I have an unique situation where I need to change UUID of usb flash drive to previous UUID. I formatted it and obviously number changed...

I've ubuntu server setup with 1TB hdd, and 4GB usb flash drive to boot from. Grub on hdd is configured for UUID which changed when I formated usb drive and reinstalled ubuntu server. I've no external monitor, so I attach usb to laptop and install server there... than I move it to server hardware.

As I mentioned my problem is that I need usb to go back to previous UUID, otherwise server won't boot. And I cannot get external monitor till monday! :)

I know I need these files changed afterwards:

The files for which UUID is most critical:




But I cannot find anywhere on the net info about customizing UUID.


5 Answers 5


If you used ext for it:

tune2fs /dev/{device} -U {uuid}

From man tune2fs


Set the universally unique identifier (UUID) of the filesystem to UUID. The format of the UUID is a series of hex digits separated by hyphens, like this: c1b9d5a2-f162-11cf-9ece-0020afc76f16. The UUID parameter may also be one of the following:

clear  clear the filesystem UUID
random generate a new randomly-generated UUID
time   generate a new time-based UUID

The UUID may be used by mount(8), fsck(8), and /etc/fstab(5) (and possibly others) by specifying UUID=uuid instead of a block special device name like /dev/hda1.

  • That worked! But I cannot find: /etc/initramfs-tools/conf.d/resume I found that /boot/grub/menu.lst had been converted to /boot/grub/grub.cfg
    – user25389
    May 5, 2012 at 14:32
  • I have a /etc/initramfs-tools/conf.d/resume on my system. And grub.cfg is indeed the new menu.lst (I think that one came into play with the new grub2.
    – Rinzwind
    May 5, 2012 at 14:35
  • No matter what I try, I get an error when trying to set my own UUID (tune2fs: Invalid UUID format). Is there a specific order to things?
    – Andrew
    Sep 26, 2015 at 8:37
  • tun2fs isnt working on my ZFS gpt disk, what do i do there? Oct 26, 2016 at 9:38
  • Looking at the answer for XFS (xfs_admin) I'd suggest looking for a zfs_admin But isn't zfs Solaris?! How do you see Ubuntu being able to help here?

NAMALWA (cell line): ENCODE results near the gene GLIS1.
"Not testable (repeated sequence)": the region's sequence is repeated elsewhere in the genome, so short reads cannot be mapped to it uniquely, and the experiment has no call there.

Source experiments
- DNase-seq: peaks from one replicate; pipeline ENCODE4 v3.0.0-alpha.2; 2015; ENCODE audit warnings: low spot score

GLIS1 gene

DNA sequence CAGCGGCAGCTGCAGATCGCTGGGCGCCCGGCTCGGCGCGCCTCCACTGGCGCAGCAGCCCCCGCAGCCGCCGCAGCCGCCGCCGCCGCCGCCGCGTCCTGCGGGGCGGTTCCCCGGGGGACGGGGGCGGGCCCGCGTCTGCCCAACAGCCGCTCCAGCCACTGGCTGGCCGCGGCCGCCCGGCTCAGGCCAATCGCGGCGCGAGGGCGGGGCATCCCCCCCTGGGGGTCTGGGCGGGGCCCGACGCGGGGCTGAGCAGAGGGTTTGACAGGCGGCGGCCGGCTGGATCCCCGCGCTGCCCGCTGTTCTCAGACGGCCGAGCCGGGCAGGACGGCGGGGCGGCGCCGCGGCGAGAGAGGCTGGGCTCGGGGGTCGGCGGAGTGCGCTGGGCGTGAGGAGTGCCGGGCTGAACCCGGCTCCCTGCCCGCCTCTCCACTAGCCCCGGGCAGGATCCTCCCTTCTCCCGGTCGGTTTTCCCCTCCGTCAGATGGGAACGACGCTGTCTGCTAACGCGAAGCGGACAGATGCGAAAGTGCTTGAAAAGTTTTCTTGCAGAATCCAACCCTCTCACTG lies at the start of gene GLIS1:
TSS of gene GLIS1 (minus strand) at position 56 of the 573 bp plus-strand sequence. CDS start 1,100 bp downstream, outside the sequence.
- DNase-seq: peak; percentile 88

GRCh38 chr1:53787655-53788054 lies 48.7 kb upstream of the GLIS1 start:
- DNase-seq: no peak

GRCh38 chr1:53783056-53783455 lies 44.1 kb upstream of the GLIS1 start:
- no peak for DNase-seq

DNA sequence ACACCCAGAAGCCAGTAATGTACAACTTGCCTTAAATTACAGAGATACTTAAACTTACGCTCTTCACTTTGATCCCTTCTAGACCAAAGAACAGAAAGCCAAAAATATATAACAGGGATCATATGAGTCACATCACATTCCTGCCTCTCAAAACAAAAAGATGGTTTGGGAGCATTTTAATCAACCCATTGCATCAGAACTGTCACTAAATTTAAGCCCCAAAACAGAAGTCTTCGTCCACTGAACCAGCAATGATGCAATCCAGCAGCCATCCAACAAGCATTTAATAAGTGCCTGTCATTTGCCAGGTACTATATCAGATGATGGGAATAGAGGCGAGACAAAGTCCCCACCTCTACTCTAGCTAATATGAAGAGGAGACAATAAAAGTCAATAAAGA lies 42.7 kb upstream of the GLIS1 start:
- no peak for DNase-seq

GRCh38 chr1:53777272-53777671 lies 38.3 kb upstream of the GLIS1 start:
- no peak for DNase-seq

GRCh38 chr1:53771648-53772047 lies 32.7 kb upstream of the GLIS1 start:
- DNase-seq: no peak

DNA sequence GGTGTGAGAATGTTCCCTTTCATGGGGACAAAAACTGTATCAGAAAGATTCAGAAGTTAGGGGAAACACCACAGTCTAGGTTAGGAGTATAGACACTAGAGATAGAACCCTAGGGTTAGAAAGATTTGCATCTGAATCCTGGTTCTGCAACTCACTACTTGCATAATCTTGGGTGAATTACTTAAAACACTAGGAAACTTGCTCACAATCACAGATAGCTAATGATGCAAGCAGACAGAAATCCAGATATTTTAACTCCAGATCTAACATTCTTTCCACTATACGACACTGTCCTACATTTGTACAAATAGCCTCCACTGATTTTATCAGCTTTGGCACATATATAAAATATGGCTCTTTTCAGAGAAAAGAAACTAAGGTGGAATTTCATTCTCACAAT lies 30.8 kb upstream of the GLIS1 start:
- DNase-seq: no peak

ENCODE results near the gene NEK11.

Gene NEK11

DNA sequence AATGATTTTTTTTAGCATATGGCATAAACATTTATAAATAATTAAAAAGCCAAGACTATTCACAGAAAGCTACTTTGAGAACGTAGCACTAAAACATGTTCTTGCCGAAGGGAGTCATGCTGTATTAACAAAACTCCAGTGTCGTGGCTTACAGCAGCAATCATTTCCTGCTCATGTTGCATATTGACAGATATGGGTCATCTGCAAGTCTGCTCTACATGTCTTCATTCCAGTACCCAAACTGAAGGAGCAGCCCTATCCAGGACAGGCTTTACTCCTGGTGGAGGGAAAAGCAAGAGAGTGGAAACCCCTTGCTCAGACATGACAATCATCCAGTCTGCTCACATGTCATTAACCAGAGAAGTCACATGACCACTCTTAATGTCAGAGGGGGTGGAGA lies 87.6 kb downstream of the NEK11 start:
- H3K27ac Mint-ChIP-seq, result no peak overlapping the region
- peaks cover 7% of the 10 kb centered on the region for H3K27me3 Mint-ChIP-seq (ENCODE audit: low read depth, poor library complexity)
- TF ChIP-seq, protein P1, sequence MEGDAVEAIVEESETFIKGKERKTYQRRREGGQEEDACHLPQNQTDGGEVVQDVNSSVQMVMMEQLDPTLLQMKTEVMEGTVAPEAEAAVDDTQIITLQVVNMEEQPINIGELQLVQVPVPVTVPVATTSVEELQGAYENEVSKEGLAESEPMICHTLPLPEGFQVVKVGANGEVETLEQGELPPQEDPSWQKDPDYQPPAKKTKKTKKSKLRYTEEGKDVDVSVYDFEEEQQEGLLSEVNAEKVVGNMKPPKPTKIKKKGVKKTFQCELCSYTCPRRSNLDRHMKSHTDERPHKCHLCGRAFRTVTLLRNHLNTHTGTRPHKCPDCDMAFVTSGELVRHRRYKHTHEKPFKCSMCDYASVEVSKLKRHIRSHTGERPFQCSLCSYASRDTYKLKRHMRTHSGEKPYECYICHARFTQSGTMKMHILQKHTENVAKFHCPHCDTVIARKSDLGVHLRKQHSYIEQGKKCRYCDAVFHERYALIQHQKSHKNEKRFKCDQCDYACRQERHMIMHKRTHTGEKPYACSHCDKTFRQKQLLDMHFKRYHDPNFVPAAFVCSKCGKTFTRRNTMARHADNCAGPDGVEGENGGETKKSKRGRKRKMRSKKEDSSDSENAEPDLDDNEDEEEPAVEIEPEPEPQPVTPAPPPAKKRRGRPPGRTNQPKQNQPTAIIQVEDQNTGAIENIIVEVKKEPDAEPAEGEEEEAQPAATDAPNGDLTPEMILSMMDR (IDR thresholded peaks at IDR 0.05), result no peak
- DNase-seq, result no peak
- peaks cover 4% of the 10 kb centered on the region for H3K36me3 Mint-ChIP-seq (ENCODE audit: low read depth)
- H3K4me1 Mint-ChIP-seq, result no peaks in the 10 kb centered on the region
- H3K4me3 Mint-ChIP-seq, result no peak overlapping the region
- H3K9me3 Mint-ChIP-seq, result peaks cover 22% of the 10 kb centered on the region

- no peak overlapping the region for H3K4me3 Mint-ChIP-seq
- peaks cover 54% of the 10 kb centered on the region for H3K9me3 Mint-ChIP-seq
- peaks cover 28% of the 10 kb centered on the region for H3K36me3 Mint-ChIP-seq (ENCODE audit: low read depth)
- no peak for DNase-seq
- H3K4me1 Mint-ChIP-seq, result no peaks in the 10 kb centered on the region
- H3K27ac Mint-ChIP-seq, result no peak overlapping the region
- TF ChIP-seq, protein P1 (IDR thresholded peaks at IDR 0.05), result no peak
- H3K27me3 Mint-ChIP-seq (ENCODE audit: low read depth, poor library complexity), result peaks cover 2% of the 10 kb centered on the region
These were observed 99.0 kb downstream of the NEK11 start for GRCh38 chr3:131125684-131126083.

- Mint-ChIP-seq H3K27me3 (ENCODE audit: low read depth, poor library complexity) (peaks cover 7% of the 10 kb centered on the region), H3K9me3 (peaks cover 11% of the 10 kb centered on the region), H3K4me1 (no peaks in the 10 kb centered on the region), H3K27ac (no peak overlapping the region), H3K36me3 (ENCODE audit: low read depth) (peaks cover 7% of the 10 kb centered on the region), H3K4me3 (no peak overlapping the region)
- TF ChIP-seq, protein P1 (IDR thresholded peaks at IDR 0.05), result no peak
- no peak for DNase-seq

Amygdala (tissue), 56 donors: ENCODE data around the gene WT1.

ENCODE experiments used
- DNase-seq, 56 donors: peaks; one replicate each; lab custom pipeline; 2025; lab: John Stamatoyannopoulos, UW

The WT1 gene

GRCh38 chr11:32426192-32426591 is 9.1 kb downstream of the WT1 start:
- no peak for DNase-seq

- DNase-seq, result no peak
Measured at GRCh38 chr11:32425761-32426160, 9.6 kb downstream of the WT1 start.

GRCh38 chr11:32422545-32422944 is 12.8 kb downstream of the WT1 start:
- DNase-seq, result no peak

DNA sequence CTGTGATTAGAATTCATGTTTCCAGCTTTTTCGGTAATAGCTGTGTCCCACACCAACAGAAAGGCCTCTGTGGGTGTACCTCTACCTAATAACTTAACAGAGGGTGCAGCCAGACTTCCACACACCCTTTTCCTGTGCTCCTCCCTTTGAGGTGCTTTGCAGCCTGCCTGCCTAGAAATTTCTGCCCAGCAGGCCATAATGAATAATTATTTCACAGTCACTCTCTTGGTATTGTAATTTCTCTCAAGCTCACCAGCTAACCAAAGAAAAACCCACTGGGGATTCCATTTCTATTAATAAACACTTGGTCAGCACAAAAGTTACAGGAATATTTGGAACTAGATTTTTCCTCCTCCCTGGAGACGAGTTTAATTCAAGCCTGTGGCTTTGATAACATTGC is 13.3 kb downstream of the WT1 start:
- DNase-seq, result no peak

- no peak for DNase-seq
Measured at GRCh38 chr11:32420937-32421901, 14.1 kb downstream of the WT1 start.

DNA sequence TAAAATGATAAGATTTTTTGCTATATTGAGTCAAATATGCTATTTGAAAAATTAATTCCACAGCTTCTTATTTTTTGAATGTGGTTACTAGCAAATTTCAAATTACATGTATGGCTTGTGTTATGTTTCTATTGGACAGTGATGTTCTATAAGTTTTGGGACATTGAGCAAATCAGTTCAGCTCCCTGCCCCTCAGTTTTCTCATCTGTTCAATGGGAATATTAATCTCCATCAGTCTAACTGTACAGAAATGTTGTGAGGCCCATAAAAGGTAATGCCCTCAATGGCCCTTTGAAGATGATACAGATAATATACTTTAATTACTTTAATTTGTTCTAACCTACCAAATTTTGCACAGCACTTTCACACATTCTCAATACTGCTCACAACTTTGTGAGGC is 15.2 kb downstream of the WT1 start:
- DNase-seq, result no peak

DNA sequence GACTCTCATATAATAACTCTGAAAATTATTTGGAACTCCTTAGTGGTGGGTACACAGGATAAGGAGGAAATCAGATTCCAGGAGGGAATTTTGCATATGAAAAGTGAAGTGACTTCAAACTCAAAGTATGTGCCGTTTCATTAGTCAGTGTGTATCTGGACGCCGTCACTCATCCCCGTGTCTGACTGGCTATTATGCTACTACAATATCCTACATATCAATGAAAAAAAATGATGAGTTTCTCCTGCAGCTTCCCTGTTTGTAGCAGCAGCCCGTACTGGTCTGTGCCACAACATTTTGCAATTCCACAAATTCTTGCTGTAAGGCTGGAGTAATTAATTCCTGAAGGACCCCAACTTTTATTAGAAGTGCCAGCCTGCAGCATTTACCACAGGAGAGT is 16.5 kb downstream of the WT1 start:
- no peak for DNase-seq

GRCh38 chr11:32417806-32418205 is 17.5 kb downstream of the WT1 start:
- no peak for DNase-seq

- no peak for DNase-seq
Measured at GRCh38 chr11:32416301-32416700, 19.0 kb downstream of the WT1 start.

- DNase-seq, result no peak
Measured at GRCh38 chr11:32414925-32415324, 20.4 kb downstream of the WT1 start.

– Rinzwind
    Oct 26, 2016 at 9:51

I realize this is kind of an old question, but I found there was a new change, and this was what google snooped up for me, so I'll post the answer I found here.

when I tried to change my root filesystem's uuid (to a well known beginning and a serial number suffix) on new 14.04 ubuntu, I found to my horror tune2fs reported back: I can't do that to mounted file systems. I depend on being able to use a template image with a well known uuid, and change each install to a serialized uuid. I found the problem wasn't insurmountable.

There's a flag that needs to be disabled, to allow mounted-uuid changes with the new tune2fs. this is what my process looked like:

root@ubuntu1404:~# blkid
/dev/sda1: UUID="2ec827b0-72be-4c73-b58a-102a37aa24a3" TYPE="ext4"
root@ubuntu1404:~# uuid="deafcafe-abba-daba-deca-fc0ffee05065"
root@ubuntu1404:~# root_disk=$(df /|grep /|cut -d' ' -f1)
root@ubuntu1404:~# echo $root_disk
root@ubuntu1404:~# tune2fs -U $uuid $root_disk
tune2fs 1.42.9 (4-Feb-2014)
The UUID may only be changed when the filesystem is unmounted.
root@ubuntu1404:~# tune2fs -O ^uninit_bg $root_disk
tune2fs 1.42.9 (4-Feb-2014)
root@ubuntu1404:~# tune2fs -U $uuid $root_disk
tune2fs 1.42.9 (4-Feb-2014)
root@ubuntu1404:~# tune2fs -O +uninit_bg $root_disk
tune2fs 1.42.9 (4-Feb-2014)
root@ubuntu1404:~# df -h /
Filesystem      Size  Used Avail Use% Mounted on
/dev/sda1       7.3G  3.9G  3.0G  58% /
root@ubuntu1404:~# blkid
/dev/sda1: UUID="deafcafe-abba-daba-deca-fc0ffee05065" TYPE="ext4"
  • Thanks. Could be helpful in future, but I'm still on 12.04 :)
    – user25389
    May 1, 2014 at 20:05
  • 1
    You could use root_disk=$(findmnt -n -o SOURCE /) instead of piping to grep and cut.
    – mivk
    Apr 7, 2019 at 16:49
  • 1
    DON'T DO THAT OR YOU WILL CORRUPT YOUR FILESYSTEM. I removed then added back uninit_bg and it lead to metadata corruption and automatic read-only remount on next boot (ext4_mb_generate_buddy:757: group 1, block bitmap and bg descriptor inconsistent: 3701 vs 3700 free clusters type of error messages). The reason is that tune2fs directly modifies the disk, under the feet of the kernel and when the kernel gets to updating the bg metadata, half of the times it actually corrupts the metadata! bottomline: the fileysstem UUID can't be safely changed without properly unmounting the filesystem.
    – Eric
    Nov 20, 2019 at 17:47

For xfs see man xfs_admin

xfs_admin -U {uuid} {device}

{uuid} can be 'generate' to just get a new uuid.

For reiserfs see man tunefs.reiserfs

tunefs.reiserfs -i {uuid} {device}

For btrfs it seems the uuid is used thoughout the file systems so every node have to be updated. There is no safe way to do that yet.


comprehensive info:


  • 5
    Welcome to Ask Ubuntu! Whilst this may theoretically answer the question, it would be preferable to include the essential parts of the answer here, and provide the link for reference.
    – Peachy
    Sep 27, 2012 at 22:30

Just a hint: On my 20.04 system, blkid continued to report the old UUID after running:

sudo tune2fs -U "sudo tune2fs -U "4fa4fa92-8b6a-4597-8481-d0897bdf86fe" /dev/sdb1

blkid /dev/sdb1 reported the new UUID only after checking the partition with GParted. Until then, always the old UUDI was reported by blkid. Of course, reboot would help as well.

  • There's syntax error in the command mentioned. Did you retyped sudo tune2fs -U "?
    – Kulfy
    Jan 15, 2021 at 11:04

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